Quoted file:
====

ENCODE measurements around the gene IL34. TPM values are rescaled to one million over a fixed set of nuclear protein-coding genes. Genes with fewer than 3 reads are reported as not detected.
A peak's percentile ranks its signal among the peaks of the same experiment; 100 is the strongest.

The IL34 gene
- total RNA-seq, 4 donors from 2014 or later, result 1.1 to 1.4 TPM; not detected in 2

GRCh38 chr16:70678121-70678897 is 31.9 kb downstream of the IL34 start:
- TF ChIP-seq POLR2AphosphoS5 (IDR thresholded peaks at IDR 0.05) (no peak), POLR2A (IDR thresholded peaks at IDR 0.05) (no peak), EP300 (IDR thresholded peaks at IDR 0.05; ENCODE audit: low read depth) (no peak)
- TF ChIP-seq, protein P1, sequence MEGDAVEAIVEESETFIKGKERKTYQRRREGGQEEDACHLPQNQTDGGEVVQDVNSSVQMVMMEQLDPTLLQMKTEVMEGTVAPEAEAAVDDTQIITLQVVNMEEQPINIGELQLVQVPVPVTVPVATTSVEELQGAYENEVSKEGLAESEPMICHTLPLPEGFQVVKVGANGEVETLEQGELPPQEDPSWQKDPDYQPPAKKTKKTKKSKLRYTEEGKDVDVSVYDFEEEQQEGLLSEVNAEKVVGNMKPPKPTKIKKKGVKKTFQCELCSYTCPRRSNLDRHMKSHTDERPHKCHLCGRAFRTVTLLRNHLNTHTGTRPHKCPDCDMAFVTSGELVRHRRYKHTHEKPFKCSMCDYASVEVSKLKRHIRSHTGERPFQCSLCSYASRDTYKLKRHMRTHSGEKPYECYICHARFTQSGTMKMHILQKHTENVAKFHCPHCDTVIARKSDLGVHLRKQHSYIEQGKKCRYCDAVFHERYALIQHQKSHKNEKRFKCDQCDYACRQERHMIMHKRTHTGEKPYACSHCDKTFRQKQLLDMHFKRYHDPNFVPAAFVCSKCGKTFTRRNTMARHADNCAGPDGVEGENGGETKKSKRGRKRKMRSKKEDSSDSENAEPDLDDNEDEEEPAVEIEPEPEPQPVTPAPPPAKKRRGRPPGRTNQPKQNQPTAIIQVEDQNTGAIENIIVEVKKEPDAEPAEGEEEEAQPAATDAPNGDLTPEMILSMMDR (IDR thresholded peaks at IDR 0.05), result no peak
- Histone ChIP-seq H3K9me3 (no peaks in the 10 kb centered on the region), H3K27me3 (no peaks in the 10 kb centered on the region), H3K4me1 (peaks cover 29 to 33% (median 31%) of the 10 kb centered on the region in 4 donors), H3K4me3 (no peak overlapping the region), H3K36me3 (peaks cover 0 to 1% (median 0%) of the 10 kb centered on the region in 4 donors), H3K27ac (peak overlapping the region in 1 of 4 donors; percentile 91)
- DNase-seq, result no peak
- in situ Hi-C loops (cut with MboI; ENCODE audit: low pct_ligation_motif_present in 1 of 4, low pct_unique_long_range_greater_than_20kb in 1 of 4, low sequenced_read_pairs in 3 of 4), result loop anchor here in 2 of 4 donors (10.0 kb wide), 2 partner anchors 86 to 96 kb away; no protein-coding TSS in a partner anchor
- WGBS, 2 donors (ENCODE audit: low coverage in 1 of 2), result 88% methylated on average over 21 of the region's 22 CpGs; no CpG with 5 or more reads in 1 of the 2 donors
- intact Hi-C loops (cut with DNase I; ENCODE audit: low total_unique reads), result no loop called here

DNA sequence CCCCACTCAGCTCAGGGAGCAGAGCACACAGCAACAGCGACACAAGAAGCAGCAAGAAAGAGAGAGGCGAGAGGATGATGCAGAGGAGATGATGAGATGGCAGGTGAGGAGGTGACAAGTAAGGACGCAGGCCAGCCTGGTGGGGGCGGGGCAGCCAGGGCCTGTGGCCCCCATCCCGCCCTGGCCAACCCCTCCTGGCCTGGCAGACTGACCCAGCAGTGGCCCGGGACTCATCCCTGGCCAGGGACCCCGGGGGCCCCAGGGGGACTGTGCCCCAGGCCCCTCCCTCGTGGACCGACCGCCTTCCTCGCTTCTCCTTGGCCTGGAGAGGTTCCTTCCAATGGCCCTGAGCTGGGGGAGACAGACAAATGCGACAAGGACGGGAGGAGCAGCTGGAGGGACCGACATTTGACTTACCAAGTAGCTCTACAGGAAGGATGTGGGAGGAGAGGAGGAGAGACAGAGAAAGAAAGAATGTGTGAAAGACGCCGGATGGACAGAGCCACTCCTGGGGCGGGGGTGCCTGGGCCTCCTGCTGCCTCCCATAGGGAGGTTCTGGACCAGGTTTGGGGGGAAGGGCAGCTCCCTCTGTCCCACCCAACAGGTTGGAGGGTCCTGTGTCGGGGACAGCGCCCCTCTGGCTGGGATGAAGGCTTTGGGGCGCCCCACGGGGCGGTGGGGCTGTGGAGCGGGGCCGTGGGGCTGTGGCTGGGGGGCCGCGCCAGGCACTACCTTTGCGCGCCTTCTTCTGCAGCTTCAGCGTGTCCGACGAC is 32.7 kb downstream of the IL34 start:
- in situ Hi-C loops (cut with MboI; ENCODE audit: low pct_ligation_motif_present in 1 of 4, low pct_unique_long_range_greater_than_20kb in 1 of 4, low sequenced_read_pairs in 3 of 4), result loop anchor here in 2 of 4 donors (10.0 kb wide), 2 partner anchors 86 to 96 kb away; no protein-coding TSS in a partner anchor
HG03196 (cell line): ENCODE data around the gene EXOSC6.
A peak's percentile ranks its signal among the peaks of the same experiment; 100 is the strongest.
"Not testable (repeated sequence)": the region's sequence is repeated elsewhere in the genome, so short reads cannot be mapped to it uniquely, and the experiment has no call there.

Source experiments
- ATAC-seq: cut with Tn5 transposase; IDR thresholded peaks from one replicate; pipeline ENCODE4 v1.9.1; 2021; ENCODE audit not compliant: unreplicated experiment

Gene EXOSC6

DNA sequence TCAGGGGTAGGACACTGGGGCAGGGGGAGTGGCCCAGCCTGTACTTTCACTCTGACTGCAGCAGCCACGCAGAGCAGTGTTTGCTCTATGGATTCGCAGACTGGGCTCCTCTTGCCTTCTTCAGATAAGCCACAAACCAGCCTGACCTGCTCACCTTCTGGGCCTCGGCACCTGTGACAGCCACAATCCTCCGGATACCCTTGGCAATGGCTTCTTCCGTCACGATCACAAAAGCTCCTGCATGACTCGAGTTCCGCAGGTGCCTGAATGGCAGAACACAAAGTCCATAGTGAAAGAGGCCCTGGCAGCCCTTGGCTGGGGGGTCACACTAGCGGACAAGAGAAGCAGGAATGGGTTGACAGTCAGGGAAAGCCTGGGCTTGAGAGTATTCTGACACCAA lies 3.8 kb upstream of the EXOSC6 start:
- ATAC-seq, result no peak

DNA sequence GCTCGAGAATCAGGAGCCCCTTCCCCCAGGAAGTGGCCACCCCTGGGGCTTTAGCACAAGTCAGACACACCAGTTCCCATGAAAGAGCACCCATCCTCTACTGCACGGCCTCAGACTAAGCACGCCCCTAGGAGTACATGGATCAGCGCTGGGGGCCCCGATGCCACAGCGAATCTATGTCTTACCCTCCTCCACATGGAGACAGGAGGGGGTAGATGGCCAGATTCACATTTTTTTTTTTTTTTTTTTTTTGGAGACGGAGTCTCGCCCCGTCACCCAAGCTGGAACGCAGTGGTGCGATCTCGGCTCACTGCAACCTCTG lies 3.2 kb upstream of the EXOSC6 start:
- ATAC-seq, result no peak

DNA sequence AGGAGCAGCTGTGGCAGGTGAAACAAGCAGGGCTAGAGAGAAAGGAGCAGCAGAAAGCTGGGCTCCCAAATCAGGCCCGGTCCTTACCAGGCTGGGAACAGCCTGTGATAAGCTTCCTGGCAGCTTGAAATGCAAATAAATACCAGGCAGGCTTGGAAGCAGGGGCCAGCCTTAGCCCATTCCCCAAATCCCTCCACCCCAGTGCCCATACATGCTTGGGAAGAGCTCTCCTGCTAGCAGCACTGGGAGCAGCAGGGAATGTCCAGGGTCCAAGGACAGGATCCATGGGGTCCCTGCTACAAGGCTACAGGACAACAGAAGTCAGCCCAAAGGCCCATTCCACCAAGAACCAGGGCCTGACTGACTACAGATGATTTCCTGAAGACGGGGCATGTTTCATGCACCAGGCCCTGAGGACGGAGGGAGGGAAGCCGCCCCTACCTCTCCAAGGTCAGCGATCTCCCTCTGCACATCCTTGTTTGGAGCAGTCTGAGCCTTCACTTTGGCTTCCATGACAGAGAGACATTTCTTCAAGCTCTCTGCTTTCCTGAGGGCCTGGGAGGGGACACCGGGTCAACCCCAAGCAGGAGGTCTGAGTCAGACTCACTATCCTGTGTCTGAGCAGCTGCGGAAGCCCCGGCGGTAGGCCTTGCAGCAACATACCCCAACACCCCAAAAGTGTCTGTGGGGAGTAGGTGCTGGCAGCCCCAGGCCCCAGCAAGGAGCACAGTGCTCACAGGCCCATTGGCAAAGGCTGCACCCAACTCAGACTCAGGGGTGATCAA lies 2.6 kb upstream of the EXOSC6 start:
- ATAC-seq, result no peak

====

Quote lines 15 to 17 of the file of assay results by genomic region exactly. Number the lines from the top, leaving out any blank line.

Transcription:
HG03196 (cell line): ENCODE data around the gene EXOSC6.
A peak's percentile ranks its signal among the peaks of the same experiment; 100 is the strongest.
"Not testable (repeated sequence)": the region's sequence is repeated elsewhere in the genome, so short reads cannot be mapped to it uniquely, and the experiment has no call there.